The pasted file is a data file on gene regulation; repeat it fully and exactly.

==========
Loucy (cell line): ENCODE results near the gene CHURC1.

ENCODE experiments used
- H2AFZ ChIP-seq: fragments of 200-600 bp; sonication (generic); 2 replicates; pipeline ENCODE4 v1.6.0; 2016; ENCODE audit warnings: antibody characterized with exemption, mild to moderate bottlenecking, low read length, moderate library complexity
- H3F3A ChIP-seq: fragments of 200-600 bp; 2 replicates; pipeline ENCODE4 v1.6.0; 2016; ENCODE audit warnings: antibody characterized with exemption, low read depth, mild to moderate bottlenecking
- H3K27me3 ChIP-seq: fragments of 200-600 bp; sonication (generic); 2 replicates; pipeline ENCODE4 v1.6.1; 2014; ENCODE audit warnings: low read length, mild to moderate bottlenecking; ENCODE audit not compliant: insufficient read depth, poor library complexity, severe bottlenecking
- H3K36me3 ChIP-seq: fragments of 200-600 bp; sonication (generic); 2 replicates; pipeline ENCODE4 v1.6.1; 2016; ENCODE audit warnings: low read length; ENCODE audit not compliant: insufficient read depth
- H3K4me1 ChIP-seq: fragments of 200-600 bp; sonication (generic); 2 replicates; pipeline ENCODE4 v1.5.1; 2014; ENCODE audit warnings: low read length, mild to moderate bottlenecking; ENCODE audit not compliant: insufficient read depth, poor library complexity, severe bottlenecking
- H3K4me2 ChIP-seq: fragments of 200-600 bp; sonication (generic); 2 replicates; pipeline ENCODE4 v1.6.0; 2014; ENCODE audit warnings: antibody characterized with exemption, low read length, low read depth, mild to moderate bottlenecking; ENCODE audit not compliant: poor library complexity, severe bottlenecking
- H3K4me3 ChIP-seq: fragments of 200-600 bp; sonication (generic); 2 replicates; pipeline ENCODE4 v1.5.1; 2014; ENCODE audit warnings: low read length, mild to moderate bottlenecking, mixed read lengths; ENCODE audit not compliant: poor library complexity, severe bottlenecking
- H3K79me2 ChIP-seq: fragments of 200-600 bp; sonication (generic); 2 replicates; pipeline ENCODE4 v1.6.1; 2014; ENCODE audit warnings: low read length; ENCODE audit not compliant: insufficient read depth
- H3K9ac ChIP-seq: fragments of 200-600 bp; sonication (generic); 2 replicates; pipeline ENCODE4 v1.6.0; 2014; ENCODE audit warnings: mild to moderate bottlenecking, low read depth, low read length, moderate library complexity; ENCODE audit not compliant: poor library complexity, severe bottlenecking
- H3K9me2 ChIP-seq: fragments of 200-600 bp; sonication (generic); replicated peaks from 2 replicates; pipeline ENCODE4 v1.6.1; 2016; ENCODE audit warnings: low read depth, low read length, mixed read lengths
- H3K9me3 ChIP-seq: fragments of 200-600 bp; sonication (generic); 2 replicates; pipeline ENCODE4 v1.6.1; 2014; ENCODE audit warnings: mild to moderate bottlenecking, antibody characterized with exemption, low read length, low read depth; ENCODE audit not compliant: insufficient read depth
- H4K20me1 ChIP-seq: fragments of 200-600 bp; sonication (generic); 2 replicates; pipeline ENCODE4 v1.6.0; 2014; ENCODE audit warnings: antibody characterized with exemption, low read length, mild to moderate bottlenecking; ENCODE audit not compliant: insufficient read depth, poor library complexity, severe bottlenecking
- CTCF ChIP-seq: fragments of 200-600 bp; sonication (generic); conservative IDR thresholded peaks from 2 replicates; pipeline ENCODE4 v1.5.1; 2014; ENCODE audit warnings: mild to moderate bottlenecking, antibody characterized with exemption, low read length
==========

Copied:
Loucy (cell line): ENCODE results near the gene CHURC1.

ENCODE experiments used
- H2AFZ ChIP-seq: fragments of 200-600 bp; sonication (generic); 2 replicates; pipeline ENCODE4 v1.6.0; 2016; ENCODE audit warnings: antibody characterized with exemption, mild to moderate bottlenecking, low read length, moderate library complexity
- H3F3A ChIP-seq: fragments of 200-600 bp; 2 replicates; pipeline ENCODE4 v1.6.0; 2016; ENCODE audit warnings: antibody characterized with exemption, low read depth, mild to moderate bottlenecking
- H3K27me3 ChIP-seq: fragments of 200-600 bp; sonication (generic); 2 replicates; pipeline ENCODE4 v1.6.1; 2014; ENCODE audit warnings: low read length, mild to moderate bottlenecking; ENCODE audit not compliant: insufficient read depth, poor library complexity, severe bottlenecking
- H3K36me3 ChIP-seq: fragments of 200-600 bp; sonication (generic); 2 replicates; pipeline ENCODE4 v1.6.1; 2016; ENCODE audit warnings: low read length; ENCODE audit not compliant: insufficient read depth
- H3K4me1 ChIP-seq: fragments of 200-600 bp; sonication (generic); 2 replicates; pipeline ENCODE4 v1.5.1; 2014; ENCODE audit warnings: low read length, mild to moderate bottlenecking; ENCODE audit not compliant: insufficient read depth, poor library complexity, severe bottlenecking
- H3K4me2 ChIP-seq: fragments of 200-600 bp; sonication (generic); 2 replicates; pipeline ENCODE4 v1.6.0; 2014; ENCODE audit warnings: antibody characterized with exemption, low read length, low read depth, mild to moderate bottlenecking; ENCODE audit not compliant: poor library complexity, severe bottlenecking
- H3K4me3 ChIP-seq: fragments of 200-600 bp; sonication (generic); 2 replicates; pipeline ENCODE4 v1.5.1; 2014; ENCODE audit warnings: low read length, mild to moderate bottlenecking, mixed read lengths; ENCODE audit not compliant: poor library complexity, severe bottlenecking
- H3K79me2 ChIP-seq: fragments of 200-600 bp; sonication (generic); 2 replicates; pipeline ENCODE4 v1.6.1; 2014; ENCODE audit warnings: low read length; ENCODE audit not compliant: insufficient read depth
- H3K9ac ChIP-seq: fragments of 200-600 bp; sonication (generic); 2 replicates; pipeline ENCODE4 v1.6.0; 2014; ENCODE audit warnings: mild to moderate bottlenecking, low read depth, low read length, moderate library complexity; ENCODE audit not compliant: poor library complexity, severe bottlenecking
- H3K9me2 ChIP-seq: fragments of 200-600 bp; sonication (generic); replicated peaks from 2 replicates; pipeline ENCODE4 v1.6.1; 2016; ENCODE audit warnings: low read depth, low read length, mixed read lengths
- H3K9me3 ChIP-seq: fragments of 200-600 bp; sonication (generic); 2 replicates; pipeline ENCODE4 v1.6.1; 2014; ENCODE audit warnings: mild to moderate bottlenecking, antibody characterized with exemption, low read length, low read depth; ENCODE audit not compliant: insufficient read depth
- H4K20me1 ChIP-seq: fragments of 200-600 bp; sonication (generic); 2 replicates; pipeline ENCODE4 v1.6.0; 2014; ENCODE audit warnings: antibody characterized with exemption, low read length, mild to moderate bottlenecking; ENCODE audit not compliant: insufficient read depth, poor library complexity, severe bottlenecking
- CTCF ChIP-seq: fragments of 200-600 bp; sonication (generic); conservative IDR thresholded peaks from 2 replicates; pipeline ENCODE4 v1.5.1; 2014; ENCODE audit warnings: mild to moderate bottlenecking, antibody characterized with exemption, low read length